A new HSE study of social attitudes finds staff feel health and safety is
Nearly half of UK workers do not believe enough attention is paid to health
and safety in the workplace.
In its first British Social Attitudes Survey, the Health & Safety
Executive (HSE) looked at awareness, attitudes and behaviour concerning health
and safety at work. The study is designed to give valuable indicators as to
whether attitudes must change.
Conducted during 2001, the study found that knowledge of legal
responsibilities and rights regarding health and safety at work was generally
high among those who had worked during the past 10 years.
But awareness of who was actually responsible for enforcing health and
safety regulations in the workplace was limited.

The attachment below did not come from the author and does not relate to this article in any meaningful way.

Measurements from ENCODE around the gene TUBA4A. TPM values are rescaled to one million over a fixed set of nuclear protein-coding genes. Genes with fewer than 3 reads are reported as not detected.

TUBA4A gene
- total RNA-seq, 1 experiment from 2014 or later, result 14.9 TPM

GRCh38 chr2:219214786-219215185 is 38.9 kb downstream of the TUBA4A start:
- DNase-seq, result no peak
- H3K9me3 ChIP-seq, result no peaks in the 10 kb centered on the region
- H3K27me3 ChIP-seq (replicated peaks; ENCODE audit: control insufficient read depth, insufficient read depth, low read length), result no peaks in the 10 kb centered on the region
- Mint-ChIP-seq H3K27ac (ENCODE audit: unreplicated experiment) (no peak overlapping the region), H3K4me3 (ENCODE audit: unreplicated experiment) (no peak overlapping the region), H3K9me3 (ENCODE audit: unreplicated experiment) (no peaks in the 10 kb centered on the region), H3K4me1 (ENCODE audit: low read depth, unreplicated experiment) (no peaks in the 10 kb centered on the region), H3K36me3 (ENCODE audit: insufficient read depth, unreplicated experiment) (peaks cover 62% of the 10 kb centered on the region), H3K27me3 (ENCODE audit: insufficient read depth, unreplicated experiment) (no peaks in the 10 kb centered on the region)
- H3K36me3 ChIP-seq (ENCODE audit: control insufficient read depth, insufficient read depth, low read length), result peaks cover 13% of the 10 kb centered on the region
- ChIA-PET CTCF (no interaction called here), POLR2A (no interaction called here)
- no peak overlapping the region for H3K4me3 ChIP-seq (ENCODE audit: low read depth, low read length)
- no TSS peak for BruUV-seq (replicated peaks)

In industries where health and safety was enforced by the HSE, 65 per cent
of employees knew it was the enforcing authority. In cases where local
authorities were the enforcer, this figure dropped to 10 per cent.
While 49 per cent said not enough attention is paid to health and safety at
work, 42 per cent believe it was about right and only 4 per cent think that not
enough attention is paid.
Most of those who had worked during the past 10 years think their employers
take health and safety at work seriously.
But 12 per cent believed they didn’t and 13 per cent feared they would be
seen as a trouble maker if they reported a health and safety problem.
The majority (72 per cent) of workers who are supposed to wear protective
clothing at work said they always wear it, with 16 per cent saying they wore it
most of the time. Just 12 per cent said they only sometimes or never wore
Dr Simon Clarke of HSE’s Epidemiology and Medical Statistics Unit, said:
"Increasing awareness and changing attitudes to health and safety at work
are a key element in changing behaviours and reducing work-related risk. This
survey provides a basis upon which to measure future progress in changing
attitudes to, and awareness of, occupational health and safety issues in